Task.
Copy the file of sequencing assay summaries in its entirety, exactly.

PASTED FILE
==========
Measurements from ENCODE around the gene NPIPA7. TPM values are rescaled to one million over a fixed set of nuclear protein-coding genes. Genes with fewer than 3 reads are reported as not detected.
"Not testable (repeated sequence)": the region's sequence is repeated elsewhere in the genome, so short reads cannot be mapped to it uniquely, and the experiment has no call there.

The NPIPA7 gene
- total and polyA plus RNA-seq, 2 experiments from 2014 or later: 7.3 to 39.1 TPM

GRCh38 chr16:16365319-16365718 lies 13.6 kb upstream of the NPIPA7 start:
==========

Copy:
Measurements from ENCODE around the gene NPIPA7. TPM values are rescaled to one million over a fixed set of nuclear protein-coding genes. Genes with fewer than 3 reads are reported as not detected.
"Not testable (repeated sequence)": the region's sequence is repeated elsewhere in the genome, so short reads cannot be mapped to it uniquely, and the experiment has no call there.

The NPIPA7 gene
- total and polyA plus RNA-seq, 2 experiments from 2014 or later: 7.3 to 39.1 TPM

GRCh38 chr16:16365319-16365718 lies 13.6 kb upstream of the NPIPA7 start: